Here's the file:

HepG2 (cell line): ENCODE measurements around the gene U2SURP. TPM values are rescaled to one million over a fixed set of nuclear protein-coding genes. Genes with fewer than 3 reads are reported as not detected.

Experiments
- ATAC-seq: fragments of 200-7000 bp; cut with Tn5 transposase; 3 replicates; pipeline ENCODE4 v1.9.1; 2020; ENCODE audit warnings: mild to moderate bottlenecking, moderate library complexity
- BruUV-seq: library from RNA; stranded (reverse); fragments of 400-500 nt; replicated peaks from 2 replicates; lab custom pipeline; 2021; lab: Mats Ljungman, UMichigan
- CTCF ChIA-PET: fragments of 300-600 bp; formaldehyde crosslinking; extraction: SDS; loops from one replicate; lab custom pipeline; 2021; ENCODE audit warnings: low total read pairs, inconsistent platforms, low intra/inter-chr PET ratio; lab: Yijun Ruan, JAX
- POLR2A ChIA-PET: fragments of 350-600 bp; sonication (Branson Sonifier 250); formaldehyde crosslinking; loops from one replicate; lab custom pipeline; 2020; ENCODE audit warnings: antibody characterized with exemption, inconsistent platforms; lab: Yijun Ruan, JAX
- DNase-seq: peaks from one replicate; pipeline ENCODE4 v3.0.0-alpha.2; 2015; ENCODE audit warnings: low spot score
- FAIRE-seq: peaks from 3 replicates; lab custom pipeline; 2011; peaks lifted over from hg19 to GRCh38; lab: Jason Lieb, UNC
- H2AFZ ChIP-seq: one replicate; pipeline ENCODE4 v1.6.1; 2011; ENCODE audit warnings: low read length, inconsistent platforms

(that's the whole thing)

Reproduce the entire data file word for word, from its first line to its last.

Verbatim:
HepG2 (cell line): ENCODE measurements around the gene U2SURP. TPM values are rescaled to one million over a fixed set of nuclear protein-coding genes. Genes with fewer than 3 reads are reported as not detected.

Experiments
- ATAC-seq: fragments of 200-7000 bp; cut with Tn5 transposase; 3 replicates; pipeline ENCODE4 v1.9.1; 2020; ENCODE audit warnings: mild to moderate bottlenecking, moderate library complexity
- BruUV-seq: library from RNA; stranded (reverse); fragments of 400-500 nt; replicated peaks from 2 replicates; lab custom pipeline; 2021; lab: Mats Ljungman, UMichigan
- CTCF ChIA-PET: fragments of 300-600 bp; formaldehyde crosslinking; extraction: SDS; loops from one replicate; lab custom pipeline; 2021; ENCODE audit warnings: low total read pairs, inconsistent platforms, low intra/inter-chr PET ratio; lab: Yijun Ruan, JAX
- POLR2A ChIA-PET: fragments of 350-600 bp; sonication (Branson Sonifier 250); formaldehyde crosslinking; loops from one replicate; lab custom pipeline; 2020; ENCODE audit warnings: antibody characterized with exemption, inconsistent platforms; lab: Yijun Ruan, JAX
- DNase-seq: peaks from one replicate; pipeline ENCODE4 v3.0.0-alpha.2; 2015; ENCODE audit warnings: low spot score
- FAIRE-seq: peaks from 3 replicates; lab custom pipeline; 2011; peaks lifted over from hg19 to GRCh38; lab: Jason Lieb, UNC
- H2AFZ ChIP-seq: one replicate; pipeline ENCODE4 v1.6.1; 2011; ENCODE audit warnings: low read length, inconsistent platforms